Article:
An “old-fashioned” perfumery ingredient, violet was very popular in perfumes of the 19th Century. It became even more popular from the 1890s onwards, when ionones, the molecules naturally occurring in violets (and which make a violet smell like it does), were first extracted. The extracted ionones made the scent of violets more affordable, which made violet fragrances intensely popular among Victorian ladies and into the 20th Century. Prior to the 1890s, the delicate scent of violet flowers could only be extracted using enfleurage, a time-consuming, expensive process, resulting in costly violet perfumes that few could afford.
The scent of violets is usually recreated in perfumery through the combination of various different molecules and essences, including three types of ionone molecules naturally present in the violet flower (alpha-ionone, beta-ionone and beta-dihydroionone), violet leaf (which smells very green and more like grass than violet flowers), and other essences. Violet oils, concretes or absolutes are not generally used any more as they are too expensive. The Perfumes and Flavors Technology Handbook has an interesting section on this topic, and you can read the relevant section on Google Books here.
So, the Aftelier Perfumes’ Violet (Alpha Ionone) Chef’s Essence Spray really only captures one element of the complex aroma and flavour of a violet flower. However, perfumers and others familiar with the various ionone molecules tend to agree that of all the ionones, Alpha Ionone is the most representative of the floral aspects of violet, and is redolent of the smell of natural violets. Although Alpha Ionone is considered to also possess both fruity and woody aspects, my brain associates the smell of this molecule with violet flowers, before noticing these other nuances. However, knowing that this molecule is also found in various fruits and also in tea (see the quote from the Aftelier website, above) came in handy for this review, as it helped give me some ideas about what to combine the Violet Chef’s Essence spray with, and what might work well.
Violet as a Flavour
My earliest memory of eating violets was at a friend’s 13th birthday sleepover party. Another friend, gifted with superb pastry-making skills for one so young, created a marvellous Croquembouche for the birthday girl, encrusting it in drizzles of toffee and crystallised violets. I had known about the existence of crystallised violets from a cookbook of my mother’s, but had never eaten them before. I was amazed to discover that they tasted just as they smelt!
There are, of course, violet-flavoured lollies and chocolates, including the famous Parma Violets, which have been around since the 1930s. I’ve also heard of violet-flavoured liqueurs and have eaten violet-flavoured macarons.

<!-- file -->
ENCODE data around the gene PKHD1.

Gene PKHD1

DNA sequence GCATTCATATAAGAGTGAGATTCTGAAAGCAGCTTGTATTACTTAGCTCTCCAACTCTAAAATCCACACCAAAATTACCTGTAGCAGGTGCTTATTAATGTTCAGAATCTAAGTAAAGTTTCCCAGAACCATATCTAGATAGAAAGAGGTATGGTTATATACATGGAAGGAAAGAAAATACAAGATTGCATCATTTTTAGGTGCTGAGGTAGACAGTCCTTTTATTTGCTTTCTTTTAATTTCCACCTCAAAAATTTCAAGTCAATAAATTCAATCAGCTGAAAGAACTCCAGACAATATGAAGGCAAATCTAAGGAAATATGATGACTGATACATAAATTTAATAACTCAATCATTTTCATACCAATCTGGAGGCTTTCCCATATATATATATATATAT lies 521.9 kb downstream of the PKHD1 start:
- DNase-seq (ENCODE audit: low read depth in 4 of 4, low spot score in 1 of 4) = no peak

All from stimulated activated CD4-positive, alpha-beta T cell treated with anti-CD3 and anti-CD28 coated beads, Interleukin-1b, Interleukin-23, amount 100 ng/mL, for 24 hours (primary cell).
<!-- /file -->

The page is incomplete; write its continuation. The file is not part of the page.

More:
How I Used Violet Chef’s Essence Spray
On Vanilla Ice Cream
Following Mandy’s suggestion to try the sprays on vanilla ice cream, I thought this would be a good place to start, but I unfortunately overdid it! I sprayed a generous three sprays of Violet onto my scoop, and didn’t mix it in much, which resulted in a very intense, somewhat bitter flavour. My partner, Olly Technic, put one spray on his scoop, and said it was marvellous. So, some culinary advice: go easy on the sprays (you can always add more later), and mix the flavour through the ice cream before eating. If you do this, you will have a very yummy experience indeed!
Strawberries with Violet
This is a magnificent combination that takes advantage of the fact that both violet and certain berries share the Alpha Ionone molecule. I’m not sure if strawberry actually contains Alpha Ionone, but nevertheless it is very complimentary to violet!
Take six medium strawberries (or a serve for one person), hull and halve them. Put them in a bowl and add 2 sprays of Violet Chef’s Essence Spray and about a teaspoon of sugar (I used coconut sugar). Mix it all together with a spoon and let it macerate a little for 10-15 minutes, as the strawberries come to room temperature. Eat alone or with yogurt, cream or ice cream.
Maple and Violet Infused Cream
As cream has such a neutral flavour, and goes well with many desserts, I thought it would be a great ingredient to showcase the violet flavour. Simply stir a few sprays of violet (to taste), and a couple of teaspoons of maple syrup (or more or less, to taste) into double or whipped cream, and serve with your favourite dessert.
The great thing about the Chef’s Essence Sprays is that you can add a tiny amount of an intense flavour like violet to your food, taste it, and then add more if you like.
I tried this cream with quinces that I baked with vincotto and honey, adapted from a recipe by Australian chef Rosa Mitchell in her Rosa’s Farm cookbook. It was floral, aromatic and delicate and provided a necessary contrast to the tart and tangy quinces.